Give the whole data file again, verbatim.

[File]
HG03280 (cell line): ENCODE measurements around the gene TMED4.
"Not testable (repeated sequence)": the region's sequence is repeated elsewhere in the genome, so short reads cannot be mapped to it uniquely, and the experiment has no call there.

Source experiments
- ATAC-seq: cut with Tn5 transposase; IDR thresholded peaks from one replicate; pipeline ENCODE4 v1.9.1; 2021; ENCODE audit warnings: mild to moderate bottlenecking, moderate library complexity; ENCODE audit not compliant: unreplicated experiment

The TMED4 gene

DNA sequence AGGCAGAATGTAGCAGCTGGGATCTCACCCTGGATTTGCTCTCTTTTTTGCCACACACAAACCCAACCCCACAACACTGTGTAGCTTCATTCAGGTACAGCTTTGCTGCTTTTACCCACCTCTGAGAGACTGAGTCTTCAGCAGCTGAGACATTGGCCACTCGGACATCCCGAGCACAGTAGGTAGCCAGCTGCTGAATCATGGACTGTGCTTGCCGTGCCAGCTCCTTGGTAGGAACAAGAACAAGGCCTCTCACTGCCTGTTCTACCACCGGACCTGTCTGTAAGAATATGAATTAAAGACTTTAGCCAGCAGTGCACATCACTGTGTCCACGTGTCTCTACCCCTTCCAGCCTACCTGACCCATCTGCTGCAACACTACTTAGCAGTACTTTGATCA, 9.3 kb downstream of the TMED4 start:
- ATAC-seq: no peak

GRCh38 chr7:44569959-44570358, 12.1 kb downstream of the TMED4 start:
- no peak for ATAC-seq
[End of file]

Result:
HG03280 (cell line): ENCODE measurements around the gene TMED4.
"Not testable (repeated sequence)": the region's sequence is repeated elsewhere in the genome, so short reads cannot be mapped to it uniquely, and the experiment has no call there.

Source experiments
- ATAC-seq: cut with Tn5 transposase; IDR thresholded peaks from one replicate; pipeline ENCODE4 v1.9.1; 2021; ENCODE audit warnings: mild to moderate bottlenecking, moderate library complexity; ENCODE audit not compliant: unreplicated experiment

The TMED4 gene

DNA sequence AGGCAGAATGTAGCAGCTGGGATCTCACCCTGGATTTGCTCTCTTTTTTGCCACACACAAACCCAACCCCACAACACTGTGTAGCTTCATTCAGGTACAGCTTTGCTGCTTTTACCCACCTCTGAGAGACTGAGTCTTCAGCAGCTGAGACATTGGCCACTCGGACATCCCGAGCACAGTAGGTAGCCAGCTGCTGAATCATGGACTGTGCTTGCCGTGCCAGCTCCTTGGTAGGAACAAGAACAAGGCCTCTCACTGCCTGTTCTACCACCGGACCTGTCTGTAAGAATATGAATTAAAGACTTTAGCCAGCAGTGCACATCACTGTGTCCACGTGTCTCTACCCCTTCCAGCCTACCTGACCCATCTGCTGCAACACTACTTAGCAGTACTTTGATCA, 9.3 kb downstream of the TMED4 start:
- ATAC-seq: no peak

GRCh38 chr7:44569959-44570358, 12.1 kb downstream of the TMED4 start:
- no peak for ATAC-seq